Jefferson City – Steve Tilley is no stranger to the right-to-work fight.
Tilley, the former Republican speaker of the Missouri House, made news, and dashed the hopes of extremists within his own party, last year when he said publicly that he viewed the issue as too divisive and potentially destructive to Missouri Republicans. He also discounted the arguments of right-to-work advocates who said that such a law would create jobs.
“I think there are a lot of things we can do in this state that business and labor can agree on,” Tilley said at the time.
Now an influential lobbyist in the state Capitol, Tilley has been hired by the Missouri AFL-CIO to help fight this session’s right-to-work (for less) efforts of his successor, Speaker Tim Jones (R-Eureka), who has made passing anti-worker union-busting right-to-work (for less) a priority in this session.
Tilley, who started his lobbying firm soon after leaving the House in 2012, was retained by the AFL-CIO along with powerful Jefferson City lobbyist John Bardgett as part of a nine-member lobbying team focused on defeating the anti-worker effort.
“The Missouri AFL-CIO has always enjoyed a good working relationship with Steve Tilley, from his time on the House floor to his service as Speaker of the House,” said Mike Louis, secretary-treasurer of the Missouri AFL-CIO.
“His willingness to support Missouri’s working families and look for bipartisan solutions to create jobs in our state has earned our respect,” Louis said. “Now we look forward to looking forward with Steve and his team. It is time for this Legislature to start focusing their attention on real priorities like job creation instead of unnecessary and unfair right-to-work bills.”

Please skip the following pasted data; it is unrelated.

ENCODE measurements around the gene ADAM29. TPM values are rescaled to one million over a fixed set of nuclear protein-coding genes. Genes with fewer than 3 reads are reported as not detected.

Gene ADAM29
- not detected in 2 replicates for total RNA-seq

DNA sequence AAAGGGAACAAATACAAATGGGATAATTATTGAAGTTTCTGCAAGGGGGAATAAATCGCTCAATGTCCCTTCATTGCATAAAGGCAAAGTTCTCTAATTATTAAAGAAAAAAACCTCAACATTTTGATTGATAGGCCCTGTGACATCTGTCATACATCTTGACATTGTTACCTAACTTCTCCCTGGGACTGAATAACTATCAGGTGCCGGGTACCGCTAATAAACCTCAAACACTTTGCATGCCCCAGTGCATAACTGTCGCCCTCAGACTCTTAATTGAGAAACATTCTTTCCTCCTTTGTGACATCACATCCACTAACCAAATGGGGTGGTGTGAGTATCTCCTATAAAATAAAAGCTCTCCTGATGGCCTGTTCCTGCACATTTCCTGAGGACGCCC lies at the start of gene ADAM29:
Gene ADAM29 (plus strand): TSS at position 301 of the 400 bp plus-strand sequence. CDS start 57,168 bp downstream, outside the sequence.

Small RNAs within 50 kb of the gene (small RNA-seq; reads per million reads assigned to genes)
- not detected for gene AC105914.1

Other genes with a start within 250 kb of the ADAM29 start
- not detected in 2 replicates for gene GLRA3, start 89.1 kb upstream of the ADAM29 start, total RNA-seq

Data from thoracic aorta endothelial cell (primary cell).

Several bills have been filed this legislative session to put right-to-work into effect. They include HB 1053, sponsored by Rep. Donna Lichteneger (R-Jackson); HB 1094, sponsored by Rep. Bill Lant (R-Pineville); HB 1095, sponsored by Rep. Lant; HB 1099, sponsored by Rep. Eric Burlison (R-Springfield); and HB 1143, sponsored by Rep. Bill White (R-Joplin).
At least one of the proposals would put the matter before voters this fall, rather than risking an almost certain veto from Democratic Gov. Jay Nixon.
Voters defeated a 1978 ballot proposal to make Missouri a right-to-work (for less) state, but union density in Missouri is lower now, and many younger members – along with their friends and family – have no memory of that historic fight.
Missouri labor leaders became concerned when Jones and his allies held a House hearing on right-to-work (for less) during the first week of this legislative session, signaling that they would push for an early floor vote.
The assumption is that Tilley and his team will be charged with delaying a House vote or, at minimum, tamping down House support.
Jones would need 109 House votes to override the Governor’s veto. A ballot referendum would not need to go to the Governor.
Although some form of right-to-work (for less) could pass out of the House. Its chances in the Senate are uncertain.
Senate President Pro Tem Steve Dempsey (R-St. Charles) has said right-to-work (for less) is not among that chamber's top priorities. Senate Democratic leader Jolie Justus (D-Kansas City) already has said her camp will likely filibuster the issue should it get onto the Senate floor.
“There are so many things we can do for this state to make it a better place to work and live, that both labor and business can agree on,” Tilley told PoliticMO’s Eli Yokley. “There is no reason to start that discussion with the most divisive issue possible.”
(Jo Mannies of St. Louis Public Radio and the Beacon and Eli Yokley of PoliticMO contributed to this report.)